Bouncing through Copenhagen’s town square the other night with Simon Lund-Jensen, an organizer of the speechwriting show I spoke at Tuesday, I heard myself spit out what immediately struck me as a damn good public-speaking technique that I’ve been using all along.
Or is it, instead, just the natural reaction of everyone who ever gives a speech?
You’ll help me know.
Very near the beginning of every talk I give, I locate one person in the audience—and she’s always out there—who idiotically agrees with everything I say even before I say it. She’s nodding and smiling, laughing and clapping, even when I’m only taking a drink of water. Without thinking about it, I find her and note her location, for she is, and will be for the rest of the speech, My Mommy.
Just as unconsciously and inevitably, I find her opposite. The dude who loathes me on sight, who has me pegged as a glib, smug hotshot. He sits with his arms folded—gee, I wonder if he realizes that his body language indicates that he’s closed off to my message?—making a point to glance at his watch whenever I catch his glare. And catch it I must, because Mr. Dickie must be dealt with too.
For the rest of the speech, when I need a little confidence that at least someone out there loves me, I look at My Mommy. Worst-case scenario, I catch her with her mind wandering, and she immediately snaps to attention and smiles real big and approving. Her smile says, “You’re wonderful.”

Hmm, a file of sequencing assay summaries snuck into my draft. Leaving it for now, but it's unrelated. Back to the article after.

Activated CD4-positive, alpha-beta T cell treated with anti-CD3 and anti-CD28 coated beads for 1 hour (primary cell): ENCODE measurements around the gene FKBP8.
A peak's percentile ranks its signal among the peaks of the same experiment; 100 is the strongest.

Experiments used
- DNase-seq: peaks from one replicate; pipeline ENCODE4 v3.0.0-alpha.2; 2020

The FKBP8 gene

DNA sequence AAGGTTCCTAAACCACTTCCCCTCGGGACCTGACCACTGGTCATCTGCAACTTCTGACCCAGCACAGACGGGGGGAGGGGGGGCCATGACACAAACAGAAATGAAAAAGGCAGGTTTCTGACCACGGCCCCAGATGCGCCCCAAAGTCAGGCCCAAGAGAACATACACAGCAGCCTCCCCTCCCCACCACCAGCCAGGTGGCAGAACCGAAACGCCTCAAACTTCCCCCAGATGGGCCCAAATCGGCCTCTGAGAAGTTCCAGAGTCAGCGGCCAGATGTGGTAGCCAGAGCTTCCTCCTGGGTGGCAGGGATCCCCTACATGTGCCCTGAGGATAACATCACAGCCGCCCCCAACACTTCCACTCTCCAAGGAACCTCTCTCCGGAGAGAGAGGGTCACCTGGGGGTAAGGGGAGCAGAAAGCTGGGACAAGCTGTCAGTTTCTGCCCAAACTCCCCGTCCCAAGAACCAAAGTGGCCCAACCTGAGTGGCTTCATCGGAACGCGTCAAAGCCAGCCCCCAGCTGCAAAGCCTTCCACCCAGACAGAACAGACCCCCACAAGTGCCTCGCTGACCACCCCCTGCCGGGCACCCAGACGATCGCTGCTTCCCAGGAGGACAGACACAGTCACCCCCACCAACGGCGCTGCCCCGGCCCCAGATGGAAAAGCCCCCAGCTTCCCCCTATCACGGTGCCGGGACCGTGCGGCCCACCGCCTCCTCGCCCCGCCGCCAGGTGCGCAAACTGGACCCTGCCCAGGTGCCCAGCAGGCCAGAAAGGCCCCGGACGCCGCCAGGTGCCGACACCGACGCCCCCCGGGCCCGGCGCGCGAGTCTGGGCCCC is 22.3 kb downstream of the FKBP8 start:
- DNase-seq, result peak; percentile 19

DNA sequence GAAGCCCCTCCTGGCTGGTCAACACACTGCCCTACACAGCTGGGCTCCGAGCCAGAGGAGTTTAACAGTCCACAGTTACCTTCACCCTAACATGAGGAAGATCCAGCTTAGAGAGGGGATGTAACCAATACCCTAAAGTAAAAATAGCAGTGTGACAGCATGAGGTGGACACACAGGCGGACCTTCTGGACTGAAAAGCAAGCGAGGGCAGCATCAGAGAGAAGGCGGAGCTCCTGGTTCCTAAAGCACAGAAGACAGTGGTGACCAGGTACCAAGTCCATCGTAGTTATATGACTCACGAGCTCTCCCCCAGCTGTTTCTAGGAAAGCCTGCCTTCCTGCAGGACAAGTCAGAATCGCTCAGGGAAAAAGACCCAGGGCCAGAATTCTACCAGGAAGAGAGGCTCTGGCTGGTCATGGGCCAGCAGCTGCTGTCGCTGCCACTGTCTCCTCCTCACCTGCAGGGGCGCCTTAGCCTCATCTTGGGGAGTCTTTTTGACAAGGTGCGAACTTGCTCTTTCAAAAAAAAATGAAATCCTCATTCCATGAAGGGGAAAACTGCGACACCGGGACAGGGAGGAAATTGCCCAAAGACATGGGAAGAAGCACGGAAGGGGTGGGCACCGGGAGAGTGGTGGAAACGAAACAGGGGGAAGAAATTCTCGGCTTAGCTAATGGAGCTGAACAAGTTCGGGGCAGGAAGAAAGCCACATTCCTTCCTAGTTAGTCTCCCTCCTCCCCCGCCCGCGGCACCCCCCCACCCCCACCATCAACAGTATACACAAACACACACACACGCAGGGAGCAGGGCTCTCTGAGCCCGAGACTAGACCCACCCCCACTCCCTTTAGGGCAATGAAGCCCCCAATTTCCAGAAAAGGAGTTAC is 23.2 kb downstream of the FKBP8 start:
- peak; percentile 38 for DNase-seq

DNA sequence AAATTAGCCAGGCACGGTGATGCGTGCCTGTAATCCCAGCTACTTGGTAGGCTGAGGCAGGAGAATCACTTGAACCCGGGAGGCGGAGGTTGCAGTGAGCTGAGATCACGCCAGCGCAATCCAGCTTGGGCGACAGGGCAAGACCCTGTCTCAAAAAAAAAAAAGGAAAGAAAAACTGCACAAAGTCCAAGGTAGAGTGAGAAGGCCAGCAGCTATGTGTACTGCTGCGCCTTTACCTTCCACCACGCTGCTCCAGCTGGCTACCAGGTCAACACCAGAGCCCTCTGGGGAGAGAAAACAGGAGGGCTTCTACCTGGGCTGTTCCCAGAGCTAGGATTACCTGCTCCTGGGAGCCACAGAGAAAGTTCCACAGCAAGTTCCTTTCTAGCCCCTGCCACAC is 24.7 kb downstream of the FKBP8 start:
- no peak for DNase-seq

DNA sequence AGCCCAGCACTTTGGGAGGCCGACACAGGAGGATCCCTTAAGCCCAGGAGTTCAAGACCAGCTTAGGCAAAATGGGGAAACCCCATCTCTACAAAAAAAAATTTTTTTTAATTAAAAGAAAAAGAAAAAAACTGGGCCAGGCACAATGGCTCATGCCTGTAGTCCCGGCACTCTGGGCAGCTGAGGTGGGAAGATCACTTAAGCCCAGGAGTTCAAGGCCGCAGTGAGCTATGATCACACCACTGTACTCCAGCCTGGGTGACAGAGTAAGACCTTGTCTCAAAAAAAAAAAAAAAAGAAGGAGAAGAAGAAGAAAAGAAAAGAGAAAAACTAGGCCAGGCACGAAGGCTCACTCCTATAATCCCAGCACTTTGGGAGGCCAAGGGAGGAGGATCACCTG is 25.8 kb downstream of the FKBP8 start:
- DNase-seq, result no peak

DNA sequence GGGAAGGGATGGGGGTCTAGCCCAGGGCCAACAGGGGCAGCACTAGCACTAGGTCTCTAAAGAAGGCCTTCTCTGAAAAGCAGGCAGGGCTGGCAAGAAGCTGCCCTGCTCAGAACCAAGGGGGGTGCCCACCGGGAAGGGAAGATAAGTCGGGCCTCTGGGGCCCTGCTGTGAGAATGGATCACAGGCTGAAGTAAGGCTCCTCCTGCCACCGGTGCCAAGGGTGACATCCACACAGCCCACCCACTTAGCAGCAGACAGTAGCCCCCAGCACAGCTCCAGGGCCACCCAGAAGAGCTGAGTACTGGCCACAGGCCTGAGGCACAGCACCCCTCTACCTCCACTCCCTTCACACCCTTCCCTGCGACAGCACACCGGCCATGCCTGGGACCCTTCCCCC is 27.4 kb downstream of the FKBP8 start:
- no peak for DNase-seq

At other moments—usually when I’m about to make a real strong point, or say a defiant thing—I look over at Mr. Dickie, and I lay the thing on him straight. Sometimes I win him over, sometimes I just realize I’ve got nothing to fear from the guy: I’m up here, Buster, and you’re down there.
And really, those are the only two people in the audience with who I look at. Occasionally someone else will laugh particularly hard at something I say, and I’ll give them a glance. Or I’ll catch an odd look on someone’s face accidentally. But mostly, it’s just Mommy and Dickie, Mommy and Dickie, from beginning middle to end.
And in the end, I usually win. Because Mommy leads the applause, and Dickie, however grudgingly, is forced by peer pressure, to join in. And everybody else in the audience, I have to hope, is somewhere safely in between.
You can’t please everybody. But as a speaker, and as a writer too, come to think of it—you need to deal with Mommy and Dickie both.